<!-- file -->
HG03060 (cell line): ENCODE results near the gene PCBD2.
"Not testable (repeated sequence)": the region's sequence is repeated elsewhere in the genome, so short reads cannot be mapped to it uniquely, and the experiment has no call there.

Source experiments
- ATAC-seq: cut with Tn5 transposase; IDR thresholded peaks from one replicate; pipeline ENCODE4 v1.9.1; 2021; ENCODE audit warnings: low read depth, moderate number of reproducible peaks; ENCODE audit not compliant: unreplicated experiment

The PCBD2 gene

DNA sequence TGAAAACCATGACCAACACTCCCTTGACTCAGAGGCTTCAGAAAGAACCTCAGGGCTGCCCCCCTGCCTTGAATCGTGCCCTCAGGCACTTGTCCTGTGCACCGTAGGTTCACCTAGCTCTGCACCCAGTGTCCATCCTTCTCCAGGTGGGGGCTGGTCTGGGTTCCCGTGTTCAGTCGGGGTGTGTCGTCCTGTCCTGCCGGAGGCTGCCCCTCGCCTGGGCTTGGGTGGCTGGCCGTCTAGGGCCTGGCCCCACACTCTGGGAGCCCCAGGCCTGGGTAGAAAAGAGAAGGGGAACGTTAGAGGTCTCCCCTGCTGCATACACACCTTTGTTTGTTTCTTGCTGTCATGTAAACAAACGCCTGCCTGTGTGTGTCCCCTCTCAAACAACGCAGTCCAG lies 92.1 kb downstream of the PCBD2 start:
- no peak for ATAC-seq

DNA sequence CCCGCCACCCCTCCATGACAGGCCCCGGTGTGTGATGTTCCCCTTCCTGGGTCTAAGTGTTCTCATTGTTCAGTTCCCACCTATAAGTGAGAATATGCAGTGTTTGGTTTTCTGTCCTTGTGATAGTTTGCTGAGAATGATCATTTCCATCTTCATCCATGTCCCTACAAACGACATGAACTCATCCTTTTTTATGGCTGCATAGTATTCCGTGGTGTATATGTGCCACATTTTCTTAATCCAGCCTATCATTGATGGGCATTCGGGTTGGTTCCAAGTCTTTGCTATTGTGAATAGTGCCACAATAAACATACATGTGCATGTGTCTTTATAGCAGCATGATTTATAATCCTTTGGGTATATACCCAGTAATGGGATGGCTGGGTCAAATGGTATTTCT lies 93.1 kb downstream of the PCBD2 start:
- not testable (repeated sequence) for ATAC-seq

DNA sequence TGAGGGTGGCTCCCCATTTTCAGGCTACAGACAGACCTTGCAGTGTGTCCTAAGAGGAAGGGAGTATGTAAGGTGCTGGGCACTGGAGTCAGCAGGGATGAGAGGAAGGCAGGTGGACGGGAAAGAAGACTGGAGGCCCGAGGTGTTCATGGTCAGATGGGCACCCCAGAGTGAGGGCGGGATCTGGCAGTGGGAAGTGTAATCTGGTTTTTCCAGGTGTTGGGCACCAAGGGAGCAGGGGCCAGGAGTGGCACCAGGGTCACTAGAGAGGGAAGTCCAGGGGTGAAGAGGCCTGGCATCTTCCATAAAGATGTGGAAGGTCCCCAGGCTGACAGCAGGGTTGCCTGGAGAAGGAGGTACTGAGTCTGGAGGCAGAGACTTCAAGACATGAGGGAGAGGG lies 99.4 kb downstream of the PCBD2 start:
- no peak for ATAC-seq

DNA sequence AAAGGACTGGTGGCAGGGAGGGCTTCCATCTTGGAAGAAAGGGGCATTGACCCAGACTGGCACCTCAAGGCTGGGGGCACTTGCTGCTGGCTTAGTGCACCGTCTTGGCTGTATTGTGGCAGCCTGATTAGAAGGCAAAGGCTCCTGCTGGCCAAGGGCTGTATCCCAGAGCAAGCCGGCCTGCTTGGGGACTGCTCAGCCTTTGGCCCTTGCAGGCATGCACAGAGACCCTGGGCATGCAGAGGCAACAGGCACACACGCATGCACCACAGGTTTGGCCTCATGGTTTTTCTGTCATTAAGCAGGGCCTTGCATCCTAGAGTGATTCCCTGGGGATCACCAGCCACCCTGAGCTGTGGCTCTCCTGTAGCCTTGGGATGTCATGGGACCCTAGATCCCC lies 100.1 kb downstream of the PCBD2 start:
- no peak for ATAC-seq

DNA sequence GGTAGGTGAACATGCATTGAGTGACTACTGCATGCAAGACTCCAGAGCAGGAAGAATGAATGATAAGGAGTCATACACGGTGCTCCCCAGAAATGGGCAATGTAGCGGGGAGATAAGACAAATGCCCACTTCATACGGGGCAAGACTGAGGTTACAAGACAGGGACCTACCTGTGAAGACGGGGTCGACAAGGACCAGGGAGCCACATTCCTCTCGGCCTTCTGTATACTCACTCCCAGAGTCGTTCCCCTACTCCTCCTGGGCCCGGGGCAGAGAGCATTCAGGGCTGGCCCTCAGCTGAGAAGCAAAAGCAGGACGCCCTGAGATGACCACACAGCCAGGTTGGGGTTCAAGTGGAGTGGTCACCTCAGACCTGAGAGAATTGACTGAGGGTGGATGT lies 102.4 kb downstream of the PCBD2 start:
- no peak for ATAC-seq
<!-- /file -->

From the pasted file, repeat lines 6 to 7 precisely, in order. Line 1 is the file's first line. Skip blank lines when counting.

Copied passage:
DNA sequence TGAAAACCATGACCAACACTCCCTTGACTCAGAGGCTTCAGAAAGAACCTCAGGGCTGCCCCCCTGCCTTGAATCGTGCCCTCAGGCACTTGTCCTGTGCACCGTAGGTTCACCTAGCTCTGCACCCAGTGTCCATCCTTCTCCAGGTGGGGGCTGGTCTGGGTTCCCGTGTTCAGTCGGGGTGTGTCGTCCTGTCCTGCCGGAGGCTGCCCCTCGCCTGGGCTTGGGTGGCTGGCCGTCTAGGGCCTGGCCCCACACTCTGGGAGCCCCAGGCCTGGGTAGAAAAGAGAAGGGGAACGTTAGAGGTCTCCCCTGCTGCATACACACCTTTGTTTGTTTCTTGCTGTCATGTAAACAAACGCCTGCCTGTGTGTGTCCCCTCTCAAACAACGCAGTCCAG lies 92.1 kb downstream of the PCBD2 start:
- no peak for ATAC-seq